Losing a leg, keeping a hand.

When I started back in school, I had absolutely no idea just how much of it’s online these days. I was already privy to the information that little kids are becoming smarter than us, (Really, they’ve already been there for years. Brush up on your algebra now for the five year old you don’t even have yet.) and I knew that the Digital Age (It doesn’t have proper weight unless we capitalize, naturally) was already moving everything at lightspeeds. Yeah, yeah, okay, I’m there.

But even though I’d only been gone for six months, and I’d come fresh off an art school (or whatever name you want to grace the place I was last in with…), I really had no idea what I was getting into.

Blackboard, to me, was supposed to be for online classes. For those of you not in the know, it’s a software that was developed in the eighties, and according to my Astronomy teacher, has not changed since. You can post assignments, take tests, discuss things, blah blah blah. Outdated? Sure. But still the ‘perfect’ way to get online learning off the ground.

Then I found out how far it’s been integrated into every day classes that you’re paying to take in the flesh. Going green means E-Reserves, all your reading that isn’t in a book will now be found online. Discussions and blog posts for what you’ve just talked about that day will have to be posted by midnight that night. You will not have to just read thirty pages of some almighty figure from the eighteen hundreds, you will now also have to watch someone talk about him for fifteen to twenty minutes on YouTube. And on. And on. And on.

In a lot of ways it’s become a method to prove an adage I already knew; Seventy percent of the world’s college professors think their class is the most important.

This is not dumping on teachers, I promise. This is just dumping upon something that’s already hard enough becoming over inflated, the weight of which is intensely difficult to bear when you don’t have an internet connection. Besides, there’s still a fair amount who recognize their field may not be your entire world, but still push this hard because they feel they have something to teach you anyway. I understand that.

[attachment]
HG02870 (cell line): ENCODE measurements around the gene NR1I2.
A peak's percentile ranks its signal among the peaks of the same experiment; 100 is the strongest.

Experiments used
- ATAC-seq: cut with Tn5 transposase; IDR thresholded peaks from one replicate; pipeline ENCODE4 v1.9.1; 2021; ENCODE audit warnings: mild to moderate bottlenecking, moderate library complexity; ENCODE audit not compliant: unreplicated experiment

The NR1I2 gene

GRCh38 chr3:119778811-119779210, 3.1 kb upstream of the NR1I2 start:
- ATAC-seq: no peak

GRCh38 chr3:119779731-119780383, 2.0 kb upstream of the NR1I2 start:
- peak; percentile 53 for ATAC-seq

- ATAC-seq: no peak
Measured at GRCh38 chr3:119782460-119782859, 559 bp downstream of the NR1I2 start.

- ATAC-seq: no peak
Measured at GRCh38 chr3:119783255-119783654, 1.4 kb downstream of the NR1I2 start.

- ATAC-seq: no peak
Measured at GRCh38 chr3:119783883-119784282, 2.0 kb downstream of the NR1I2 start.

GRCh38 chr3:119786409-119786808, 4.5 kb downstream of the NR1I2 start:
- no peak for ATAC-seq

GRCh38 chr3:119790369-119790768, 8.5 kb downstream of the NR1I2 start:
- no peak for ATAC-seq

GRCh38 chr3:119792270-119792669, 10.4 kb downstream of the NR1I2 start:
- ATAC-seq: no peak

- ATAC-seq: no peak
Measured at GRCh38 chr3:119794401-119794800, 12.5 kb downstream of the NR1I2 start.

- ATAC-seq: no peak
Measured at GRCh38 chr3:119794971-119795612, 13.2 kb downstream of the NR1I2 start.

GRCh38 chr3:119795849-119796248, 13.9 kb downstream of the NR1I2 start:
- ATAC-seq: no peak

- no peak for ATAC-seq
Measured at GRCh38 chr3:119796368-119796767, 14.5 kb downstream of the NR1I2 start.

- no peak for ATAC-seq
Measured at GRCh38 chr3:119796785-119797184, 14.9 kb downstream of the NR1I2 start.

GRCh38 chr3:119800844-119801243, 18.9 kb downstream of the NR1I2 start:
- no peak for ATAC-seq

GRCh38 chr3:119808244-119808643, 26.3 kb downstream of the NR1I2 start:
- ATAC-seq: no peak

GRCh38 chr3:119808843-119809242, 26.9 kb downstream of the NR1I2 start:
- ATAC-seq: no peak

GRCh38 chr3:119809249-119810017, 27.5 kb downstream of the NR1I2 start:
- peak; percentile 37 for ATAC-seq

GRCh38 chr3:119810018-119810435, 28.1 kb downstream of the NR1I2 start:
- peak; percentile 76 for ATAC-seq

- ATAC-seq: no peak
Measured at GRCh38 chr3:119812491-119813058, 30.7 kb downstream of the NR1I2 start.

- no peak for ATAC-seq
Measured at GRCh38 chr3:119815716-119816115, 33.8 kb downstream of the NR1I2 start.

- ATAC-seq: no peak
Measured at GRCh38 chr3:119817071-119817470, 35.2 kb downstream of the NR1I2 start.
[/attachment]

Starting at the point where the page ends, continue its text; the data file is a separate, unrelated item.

But oh Christ, oh Christ, this no internet thing.

My laptop, the one we rented when my computer died, weighs at least six pounds. I’ll call it seven with the power cord, which has to be brought around because they gave us a faulty battery, and the thing dies at random. As of today, I’ve begun carrying this (as well as numerous other items, including my lunch, books, notebooks, and so on.) godforsaken lump of plastic around in order to use the school’s WiFi, because the only alternative option is trying to get through my workload for my classes with the allotted two hours a day on the school’s computers.

This would be fine if I was as strong and durable as you’re supposed to be at my age, but I have a bad back. And it cannot take this kind of strain. But I don’t have a choice, so I’m doing it anyway.

I will restrain from keeping my blog posts from getting too ragey while this is happening, but I have a sneaking suspicion those who have to deal with me in every day life will not be so lucky.

There’s the option of using N’s WiFi, but I’d wind up living there, and eventually sticking my head in my laptop for hours at a time instead of engaging in human interaction would start to feel a bit wrong on my part. There’s the local library, but they give you fifteen minutes a pop before you wind up jumping from computer to computer.

So this is it. Until the situation with our internet is fixed, this is all there is.

There’re people in the world who have to suffer through far worse, but as someone who’s already holding tenuous ground with half her classes, and falling behind in others, I can’t help but feel like the walls are closing in.

Which is really indicative of the times, and something many’ve lamented before me; the second you’re cut off, your world becomes an episode of South Park. (And now that I’ve made that reference, I’ll shut up about that part.)

Still, it could be worse. I could have no laptop to drag around in the first place. I do recognize that. But I can already feel the strain on my shoulder as I type this. By the end of the week, I’m going to be lucky if I can get out of bed.

I’ve downloaded everything I can for my reading for tomorrow, time to go see if there’s anything I’ve missed. But hey, one more positive counterpoint to all this? If I don’t drop some more pounds from lugging all this around, my body’s clinging to it just to spite me.

Ending on a happy thought really does feel good.


~ by Sara on November 7, 2011.

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